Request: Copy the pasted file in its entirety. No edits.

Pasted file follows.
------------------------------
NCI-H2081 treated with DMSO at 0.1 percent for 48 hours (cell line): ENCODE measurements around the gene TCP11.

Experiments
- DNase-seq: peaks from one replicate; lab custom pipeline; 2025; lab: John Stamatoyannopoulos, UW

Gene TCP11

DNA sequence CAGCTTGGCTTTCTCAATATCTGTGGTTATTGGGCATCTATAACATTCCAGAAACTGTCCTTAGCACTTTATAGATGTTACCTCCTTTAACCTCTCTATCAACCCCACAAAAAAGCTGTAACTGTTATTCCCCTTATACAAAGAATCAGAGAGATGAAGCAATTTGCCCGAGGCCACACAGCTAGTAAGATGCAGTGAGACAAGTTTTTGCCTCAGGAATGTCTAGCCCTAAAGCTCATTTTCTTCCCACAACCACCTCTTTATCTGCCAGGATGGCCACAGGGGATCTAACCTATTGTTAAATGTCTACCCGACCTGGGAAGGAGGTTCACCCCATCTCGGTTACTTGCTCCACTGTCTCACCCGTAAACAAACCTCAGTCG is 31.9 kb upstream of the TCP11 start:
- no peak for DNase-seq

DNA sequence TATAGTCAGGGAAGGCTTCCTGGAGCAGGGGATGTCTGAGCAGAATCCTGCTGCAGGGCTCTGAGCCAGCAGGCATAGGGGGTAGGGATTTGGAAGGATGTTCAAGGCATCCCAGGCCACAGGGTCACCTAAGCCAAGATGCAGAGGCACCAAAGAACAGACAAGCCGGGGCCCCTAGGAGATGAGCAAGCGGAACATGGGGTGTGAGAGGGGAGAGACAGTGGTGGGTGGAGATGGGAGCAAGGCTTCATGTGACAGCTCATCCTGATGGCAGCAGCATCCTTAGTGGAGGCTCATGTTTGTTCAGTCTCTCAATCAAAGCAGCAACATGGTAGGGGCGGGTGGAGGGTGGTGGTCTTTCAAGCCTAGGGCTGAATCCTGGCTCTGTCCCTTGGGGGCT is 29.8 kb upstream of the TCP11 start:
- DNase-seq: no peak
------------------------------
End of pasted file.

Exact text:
NCI-H2081 treated with DMSO at 0.1 percent for 48 hours (cell line): ENCODE measurements around the gene TCP11.

Experiments
- DNase-seq: peaks from one replicate; lab custom pipeline; 2025; lab: John Stamatoyannopoulos, UW

Gene TCP11

DNA sequence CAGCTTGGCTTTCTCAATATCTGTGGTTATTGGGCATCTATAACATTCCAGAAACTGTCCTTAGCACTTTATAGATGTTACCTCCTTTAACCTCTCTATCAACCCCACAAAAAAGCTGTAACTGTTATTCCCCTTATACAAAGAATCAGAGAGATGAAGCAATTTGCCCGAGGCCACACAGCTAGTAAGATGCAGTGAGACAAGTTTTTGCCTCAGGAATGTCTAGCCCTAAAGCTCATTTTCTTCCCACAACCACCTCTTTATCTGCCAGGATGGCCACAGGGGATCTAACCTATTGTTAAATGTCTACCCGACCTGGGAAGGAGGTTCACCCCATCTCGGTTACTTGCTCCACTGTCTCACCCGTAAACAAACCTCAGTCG is 31.9 kb upstream of the TCP11 start:
- no peak for DNase-seq

DNA sequence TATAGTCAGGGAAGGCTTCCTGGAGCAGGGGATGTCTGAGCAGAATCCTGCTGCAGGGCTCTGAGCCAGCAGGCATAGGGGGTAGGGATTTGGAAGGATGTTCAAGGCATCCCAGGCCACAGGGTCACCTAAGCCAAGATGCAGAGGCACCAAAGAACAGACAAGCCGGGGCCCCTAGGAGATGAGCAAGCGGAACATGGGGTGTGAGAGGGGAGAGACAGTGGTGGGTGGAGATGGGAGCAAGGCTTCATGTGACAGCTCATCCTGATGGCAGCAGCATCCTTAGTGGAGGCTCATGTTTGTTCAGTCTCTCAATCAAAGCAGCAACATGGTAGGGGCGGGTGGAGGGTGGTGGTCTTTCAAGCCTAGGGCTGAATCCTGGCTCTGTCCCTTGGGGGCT is 29.8 kb upstream of the TCP11 start:
- DNase-seq: no peak